Conclusions and ways forward

An important proviso is that it is only 17 months since the pandemic was declared; the long-term mental health consequences of the pandemic remain speculative. Nevertheless, the effects could be marked and lead to an increased demand for psychiatric services for several years. Mental health has been a low public health priority for decades. The COVID-19 pandemic has raised the importance of mental health to a much wider audience, including the public, governments and policy makers. This pandemic provides an opportunity to make mental health a higher public health priority and gives an added urgency to this need. Many governments have increased mental health funding in the wake of the pandemic, including the UK government, whose latest spending review (SP20) designated £500 million to tackle waiting times for mental health services, expand support and invest in the workforce.28 Although welcome, this amount appears insufficient.

Experts have highlighted the need for society-wide strategies to mitigate the mental health consequences of the pandemic.29,Reference Han, Schmidt, Waits, Bell and Miller30 Minimising unemployment and financial hardship during and in the aftermath of the pandemic is crucial. Providing accurate information about COVID-19 and future developments such as the appearance of more dangerous variants or the role of booster vaccines is important, as studies in the current and previous pandemics found that lack of knowledge about the infection was associated with higher rates of psychiatric morbidity.Reference Meherali, Punjani, Louie-Poon, Rahim, Das and Salam18,Reference Han, Schmidt, Waits, Bell and Miller30 Advice to parents on supporting their children and communicating with them about the pandemic is likely to benefit children's mental health.Reference Berger, Jamshidi, Reupert, Jobson and Miko31 Support is required for those at higher risk of developing mental health problems, including healthcare workers, people with prior mental health problems and ethnic minority groups. The pandemic has been associated with reports of increased rates of intimate partner violence, child abuse and substance misuse, and professionals need to be vigilant for these problems occurring.Reference Han, Schmidt, Waits, Bell and Miller30 Most psychiatric morbidity associated with the COVID-19 pandemic is likely to take the form of anxiety, depression and PTSD. Effective treatments exist for these disorders and should be provided through a stepped care model with most people being treated in primary care. Those with mild disorders and subsyndromal symptoms may benefit from active monitoring, support groups and self-help material. Those with persistent mild disorders or moderate/severe disorders will require more intensive treatment, with options including CBT, antidepressants and, in the case of PTSD, eye movement desensitisation and reprocessing. A positive aspect of the pandemic is that it has fast-forwarded the development of telemedicine, including remote consultations, helplines and online mental health resources. These services should continue in parallel with face-to-face services, with patients being offered choice where possible.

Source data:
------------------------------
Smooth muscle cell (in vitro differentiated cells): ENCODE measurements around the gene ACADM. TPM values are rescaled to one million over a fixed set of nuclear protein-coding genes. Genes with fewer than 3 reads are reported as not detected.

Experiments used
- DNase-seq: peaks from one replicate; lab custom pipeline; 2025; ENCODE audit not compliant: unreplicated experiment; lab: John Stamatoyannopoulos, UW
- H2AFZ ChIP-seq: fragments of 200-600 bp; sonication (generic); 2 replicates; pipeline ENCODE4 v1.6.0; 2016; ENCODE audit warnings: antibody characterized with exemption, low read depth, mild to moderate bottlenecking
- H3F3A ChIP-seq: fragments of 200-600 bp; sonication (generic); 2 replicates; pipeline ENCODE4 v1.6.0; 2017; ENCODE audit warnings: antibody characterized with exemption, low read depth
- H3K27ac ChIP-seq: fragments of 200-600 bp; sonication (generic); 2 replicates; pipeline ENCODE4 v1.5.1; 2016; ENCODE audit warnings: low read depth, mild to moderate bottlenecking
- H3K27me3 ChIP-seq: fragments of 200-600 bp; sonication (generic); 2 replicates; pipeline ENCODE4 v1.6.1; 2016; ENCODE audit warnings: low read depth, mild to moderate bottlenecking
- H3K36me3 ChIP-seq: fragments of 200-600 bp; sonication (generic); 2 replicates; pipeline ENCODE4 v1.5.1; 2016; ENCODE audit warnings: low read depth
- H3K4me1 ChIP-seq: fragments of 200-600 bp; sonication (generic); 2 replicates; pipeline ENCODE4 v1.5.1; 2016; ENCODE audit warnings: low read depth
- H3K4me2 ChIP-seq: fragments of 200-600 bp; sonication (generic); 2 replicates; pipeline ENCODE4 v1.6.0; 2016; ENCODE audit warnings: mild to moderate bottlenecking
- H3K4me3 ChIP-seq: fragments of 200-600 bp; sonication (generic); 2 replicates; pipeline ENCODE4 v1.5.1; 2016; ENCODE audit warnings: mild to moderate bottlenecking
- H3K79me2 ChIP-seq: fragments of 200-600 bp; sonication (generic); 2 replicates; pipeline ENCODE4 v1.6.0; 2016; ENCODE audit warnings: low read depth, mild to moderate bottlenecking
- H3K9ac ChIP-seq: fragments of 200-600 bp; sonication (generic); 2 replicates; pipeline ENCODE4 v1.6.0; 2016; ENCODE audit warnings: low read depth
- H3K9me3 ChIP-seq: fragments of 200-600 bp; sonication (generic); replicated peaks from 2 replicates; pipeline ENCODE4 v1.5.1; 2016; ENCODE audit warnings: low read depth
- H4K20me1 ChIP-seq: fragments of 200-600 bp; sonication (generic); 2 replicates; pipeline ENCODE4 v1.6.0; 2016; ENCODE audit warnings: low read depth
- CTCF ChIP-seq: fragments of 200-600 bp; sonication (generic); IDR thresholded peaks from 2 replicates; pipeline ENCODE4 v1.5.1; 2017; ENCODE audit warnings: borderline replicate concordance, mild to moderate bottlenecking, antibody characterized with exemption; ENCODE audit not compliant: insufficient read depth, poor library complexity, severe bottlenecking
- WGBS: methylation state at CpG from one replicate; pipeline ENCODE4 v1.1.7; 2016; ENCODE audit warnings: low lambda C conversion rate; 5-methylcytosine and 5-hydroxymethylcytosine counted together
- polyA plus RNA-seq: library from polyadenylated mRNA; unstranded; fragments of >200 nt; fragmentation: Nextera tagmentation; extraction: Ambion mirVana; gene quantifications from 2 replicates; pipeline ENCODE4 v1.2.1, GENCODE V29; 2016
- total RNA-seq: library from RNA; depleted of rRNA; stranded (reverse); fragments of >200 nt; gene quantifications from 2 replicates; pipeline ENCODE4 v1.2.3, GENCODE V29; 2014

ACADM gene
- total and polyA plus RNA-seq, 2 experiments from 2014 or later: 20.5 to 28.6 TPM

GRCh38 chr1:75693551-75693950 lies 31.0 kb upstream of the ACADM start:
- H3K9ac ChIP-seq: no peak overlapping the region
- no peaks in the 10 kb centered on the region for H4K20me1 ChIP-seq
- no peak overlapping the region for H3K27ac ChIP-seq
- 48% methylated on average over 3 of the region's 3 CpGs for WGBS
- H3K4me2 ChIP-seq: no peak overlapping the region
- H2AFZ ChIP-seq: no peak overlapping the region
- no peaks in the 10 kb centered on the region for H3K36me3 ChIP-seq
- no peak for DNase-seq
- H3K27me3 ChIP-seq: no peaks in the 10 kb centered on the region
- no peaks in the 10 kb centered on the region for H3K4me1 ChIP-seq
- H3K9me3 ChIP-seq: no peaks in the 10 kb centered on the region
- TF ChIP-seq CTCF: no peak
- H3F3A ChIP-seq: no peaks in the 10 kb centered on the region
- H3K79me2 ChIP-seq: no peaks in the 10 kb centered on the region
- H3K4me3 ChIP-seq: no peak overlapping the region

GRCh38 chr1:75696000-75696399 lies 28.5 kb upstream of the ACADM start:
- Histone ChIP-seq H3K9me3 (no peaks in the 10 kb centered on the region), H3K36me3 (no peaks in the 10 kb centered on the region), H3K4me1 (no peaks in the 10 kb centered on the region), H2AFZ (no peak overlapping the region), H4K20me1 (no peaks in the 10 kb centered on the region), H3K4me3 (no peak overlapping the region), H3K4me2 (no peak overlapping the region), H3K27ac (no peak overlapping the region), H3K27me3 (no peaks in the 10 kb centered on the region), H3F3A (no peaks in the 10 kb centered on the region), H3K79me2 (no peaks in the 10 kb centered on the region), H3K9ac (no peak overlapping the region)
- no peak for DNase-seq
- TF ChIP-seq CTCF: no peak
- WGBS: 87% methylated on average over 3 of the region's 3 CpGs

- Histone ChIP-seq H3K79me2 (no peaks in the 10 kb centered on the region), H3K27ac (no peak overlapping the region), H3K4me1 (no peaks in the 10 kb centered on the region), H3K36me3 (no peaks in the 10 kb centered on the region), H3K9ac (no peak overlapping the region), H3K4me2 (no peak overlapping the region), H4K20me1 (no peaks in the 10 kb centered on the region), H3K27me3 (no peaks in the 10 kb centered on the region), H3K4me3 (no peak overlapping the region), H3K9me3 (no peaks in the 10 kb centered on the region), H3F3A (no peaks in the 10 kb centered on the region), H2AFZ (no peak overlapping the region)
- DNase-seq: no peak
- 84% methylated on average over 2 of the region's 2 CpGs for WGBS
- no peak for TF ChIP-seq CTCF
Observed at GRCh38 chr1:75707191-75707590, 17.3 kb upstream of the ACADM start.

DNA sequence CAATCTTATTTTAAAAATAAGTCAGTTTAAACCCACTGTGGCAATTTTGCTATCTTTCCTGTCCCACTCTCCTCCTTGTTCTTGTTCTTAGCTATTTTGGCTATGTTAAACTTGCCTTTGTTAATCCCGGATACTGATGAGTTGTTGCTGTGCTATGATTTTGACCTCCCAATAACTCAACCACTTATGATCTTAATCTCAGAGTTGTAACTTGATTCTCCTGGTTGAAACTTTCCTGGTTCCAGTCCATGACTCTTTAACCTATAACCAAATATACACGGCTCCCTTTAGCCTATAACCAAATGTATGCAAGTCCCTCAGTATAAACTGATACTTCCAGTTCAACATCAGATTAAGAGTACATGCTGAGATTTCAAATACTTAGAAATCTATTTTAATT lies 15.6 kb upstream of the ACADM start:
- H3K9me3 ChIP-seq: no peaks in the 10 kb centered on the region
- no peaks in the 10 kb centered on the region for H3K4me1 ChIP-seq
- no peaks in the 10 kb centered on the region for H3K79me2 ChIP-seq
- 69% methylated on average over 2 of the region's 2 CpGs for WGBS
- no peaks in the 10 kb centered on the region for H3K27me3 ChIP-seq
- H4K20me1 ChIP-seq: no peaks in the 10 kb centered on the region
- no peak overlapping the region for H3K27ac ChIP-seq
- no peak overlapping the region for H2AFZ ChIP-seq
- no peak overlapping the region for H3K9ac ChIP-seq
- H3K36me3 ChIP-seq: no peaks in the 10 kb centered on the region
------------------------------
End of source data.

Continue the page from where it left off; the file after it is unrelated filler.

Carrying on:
Improving mental health at a public health level requires a multifaceted approach that will vary between different countries. Increased funding, better organisation and integration of services, combating stigma, and tackling inequalities and the social drivers of mental disorders are important common elements. Improved training in the diagnosis and treatment of common mental disorders for a wide range of healthcare professionals, especially those working in primary care, is especially important in low- and middle-income countries. We hope the pandemic will give a new impetus to making mental health a higher public health priority.

Funding

This research did not receive any specific grant from funding agencies in the public, commercial, or not-for-profit sectors.

Acknowledgements

We wish to thank the reviewers for their helpful comments in preparing this paper.

Declaration of interest

P.M.H. reports personal fees from Janssen, Lundbeck, Otsuka, NewBridge Pharmaceuticals and Sunovion, outside the submitted work. The other authors report no conflicts of interest.

Author contributions

J.L., P.M.H., M.M., O.W. and M.A. conceived the idea for the editorial. J.L., P.M.H. and M.M. wrote the initial draft. Other authors critically appraised and provided input into the final manuscript. All authors approved the final manuscript.